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Bombarded by spam: robocalls up by 60% in 2018

Bombarded by spam: robocalls up by 60% in 2018

It's not your imagination - robocalls are on the rise. According to year-end data from robocall management company YouMail, the US saw a staggering 60% increase in them, resulting in around 48 million calls just in 2018.

Robocalling is a practice in which marketers or scammers use an autodialer to deliver pre-recorded messages to thousands of phone numbers at once. It has become pervasive in the US and it is increasingly difficult to deal with it. This is not helped by the ability of scammers to spoof their number - they often use local area codes to trick people into picking up their phone.

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Robocalls are biggest issue cell carries need to address in 2019. / © AndroidPIT

"It's driving people to not answer their phone and it's kind of created this death spiral of phone calls as the robocallers ramp up their efforts, and the legitimate robocalls try harder to get through" said YouMail CEO Alex Quilici in a statement to CNBC. Yes, around 60% of robocalls are considered 'legitimate' despite being just as annoying. That includes calls from schools, political candidates and so on. The other 40% are scam calls.

What has been done to stop the constant influx of robocalls? Both cell carries and smartphone manufacturers are trying to find a solution. Google, for example, introduced Call Screen in October. The feature lets robots deal with robots. If you get a call and don't want to pick up, Google Assistant can screen it for you. It can ask who is calling and why, while you see a real-time transcript of the caller's responses. However, this feature is currently only available to owners of Pixel 2, 2 XL, 3, or 3XL devices, and it doesn't prevent the calls entirely, which is the desired solution for many consumers.

Cell carries, on the other hand, have adopted a new security protocol called STIR/SHAKEN, which aims to "verify that the number displayed on caller ID is the same number that actually originated the call" said David Weissman, a spokesman for Verizon, speaking to CNBC.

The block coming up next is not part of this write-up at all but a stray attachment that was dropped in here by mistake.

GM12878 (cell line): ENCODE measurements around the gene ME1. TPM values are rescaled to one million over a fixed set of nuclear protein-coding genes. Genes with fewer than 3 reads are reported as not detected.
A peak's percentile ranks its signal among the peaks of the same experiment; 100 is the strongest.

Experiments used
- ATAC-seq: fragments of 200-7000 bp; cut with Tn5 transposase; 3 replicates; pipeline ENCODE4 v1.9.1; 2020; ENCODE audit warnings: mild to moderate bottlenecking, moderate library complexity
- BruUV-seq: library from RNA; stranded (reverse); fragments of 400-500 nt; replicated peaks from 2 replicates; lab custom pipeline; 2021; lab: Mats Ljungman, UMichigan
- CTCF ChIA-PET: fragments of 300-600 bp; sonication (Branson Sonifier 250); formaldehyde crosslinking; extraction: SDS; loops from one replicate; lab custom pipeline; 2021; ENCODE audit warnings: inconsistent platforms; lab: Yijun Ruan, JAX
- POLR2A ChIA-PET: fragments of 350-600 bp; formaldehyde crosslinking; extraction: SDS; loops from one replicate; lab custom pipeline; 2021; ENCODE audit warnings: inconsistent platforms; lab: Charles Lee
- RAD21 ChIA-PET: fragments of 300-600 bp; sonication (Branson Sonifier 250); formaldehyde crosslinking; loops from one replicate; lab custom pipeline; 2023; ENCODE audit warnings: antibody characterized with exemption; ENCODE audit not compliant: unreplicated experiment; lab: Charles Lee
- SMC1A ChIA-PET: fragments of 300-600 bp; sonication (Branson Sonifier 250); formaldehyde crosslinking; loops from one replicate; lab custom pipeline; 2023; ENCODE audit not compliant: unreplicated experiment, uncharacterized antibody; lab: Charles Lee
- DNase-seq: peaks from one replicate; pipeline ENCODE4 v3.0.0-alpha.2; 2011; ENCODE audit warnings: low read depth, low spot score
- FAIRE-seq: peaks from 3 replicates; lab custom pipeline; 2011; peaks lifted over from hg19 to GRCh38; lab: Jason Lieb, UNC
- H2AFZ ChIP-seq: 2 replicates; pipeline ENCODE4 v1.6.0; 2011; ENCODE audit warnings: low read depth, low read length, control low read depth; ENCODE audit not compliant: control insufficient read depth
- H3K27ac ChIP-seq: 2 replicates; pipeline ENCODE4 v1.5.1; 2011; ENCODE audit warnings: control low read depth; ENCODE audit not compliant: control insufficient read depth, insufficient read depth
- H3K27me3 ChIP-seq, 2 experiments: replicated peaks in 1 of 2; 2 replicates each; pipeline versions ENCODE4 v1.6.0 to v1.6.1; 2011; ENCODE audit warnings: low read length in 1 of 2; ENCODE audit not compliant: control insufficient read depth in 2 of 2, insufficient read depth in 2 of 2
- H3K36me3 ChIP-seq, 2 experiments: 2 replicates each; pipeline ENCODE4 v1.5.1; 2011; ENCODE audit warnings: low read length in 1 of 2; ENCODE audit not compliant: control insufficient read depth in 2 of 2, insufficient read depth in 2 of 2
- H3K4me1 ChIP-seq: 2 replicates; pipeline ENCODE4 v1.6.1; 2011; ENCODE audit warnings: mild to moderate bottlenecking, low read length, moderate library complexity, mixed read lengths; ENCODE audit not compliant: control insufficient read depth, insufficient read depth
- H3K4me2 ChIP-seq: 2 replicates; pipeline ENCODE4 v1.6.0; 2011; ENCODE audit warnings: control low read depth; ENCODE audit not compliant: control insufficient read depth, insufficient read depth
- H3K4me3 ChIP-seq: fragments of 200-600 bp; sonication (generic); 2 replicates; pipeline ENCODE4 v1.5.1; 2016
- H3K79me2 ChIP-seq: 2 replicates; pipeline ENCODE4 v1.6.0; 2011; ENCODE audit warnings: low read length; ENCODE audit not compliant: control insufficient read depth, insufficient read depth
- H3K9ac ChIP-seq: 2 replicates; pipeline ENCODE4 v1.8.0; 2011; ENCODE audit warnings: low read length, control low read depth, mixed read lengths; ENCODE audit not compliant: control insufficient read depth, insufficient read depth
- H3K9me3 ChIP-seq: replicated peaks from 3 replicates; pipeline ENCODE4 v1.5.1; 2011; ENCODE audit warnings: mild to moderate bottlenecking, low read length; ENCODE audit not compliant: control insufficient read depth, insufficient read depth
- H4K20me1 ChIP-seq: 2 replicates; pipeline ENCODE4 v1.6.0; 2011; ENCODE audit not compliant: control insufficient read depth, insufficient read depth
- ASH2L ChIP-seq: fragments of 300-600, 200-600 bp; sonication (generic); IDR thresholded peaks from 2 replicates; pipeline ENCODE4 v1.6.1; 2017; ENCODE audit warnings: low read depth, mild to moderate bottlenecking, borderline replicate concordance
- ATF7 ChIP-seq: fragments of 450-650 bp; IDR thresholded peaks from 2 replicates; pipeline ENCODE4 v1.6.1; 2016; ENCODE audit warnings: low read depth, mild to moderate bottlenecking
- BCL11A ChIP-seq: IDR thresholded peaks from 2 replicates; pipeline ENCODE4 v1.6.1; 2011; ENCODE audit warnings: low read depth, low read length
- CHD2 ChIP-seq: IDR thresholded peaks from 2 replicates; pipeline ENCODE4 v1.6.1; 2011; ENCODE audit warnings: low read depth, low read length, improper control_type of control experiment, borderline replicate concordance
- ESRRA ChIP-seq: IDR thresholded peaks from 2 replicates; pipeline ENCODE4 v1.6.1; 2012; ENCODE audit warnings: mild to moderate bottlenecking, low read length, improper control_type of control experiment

However, since the technology used to make the spam robocalls is cheap and easy to use, it is likely that robocalls won't disappear immediately, no matter the measures taken.

What do you think? What measures should be taken against robocalls? Let us know in the comments.

Source: BGR, CNBC

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  • Suzana Maam thank you for the article

    I think telecommunication service providers should be held responsible for spam related disturbances over the network and through a centralized spam filter database should eliminate such robo calls, along with providing their user base with an option of a comple do not disturb mode. After all they are responsible for quality service, aren't they?

  • Very rarely get them. Generally deny unrecognized calls on the lockscreen, and see if they use voicemail. Nearly all spam and fraud calls are from throwaway or spoofed one-off numbers so blacklisting is a waste of time. A week of using a "Contacts Only" call interceptor has stopped persistent calls, so far - I like Calls Blacklist PRO (Vlad Lee) which works on both phone and SMS (must be temporarily set as default SMS client) to prevent ringing from non-contacts, but puts up a notification and logs. Reverse call lookup websites can be helpful - one time a persistent local caller was a nice elderly woman who said my number was on a 1990s business card. Outright frauds and dirt usually leave live contact info, I report to a "CrimeStoppers" police website, saying they are perps of the most heinous crimes on the menu, so the cops will actually give them a ring up - that's the nuclear option for me.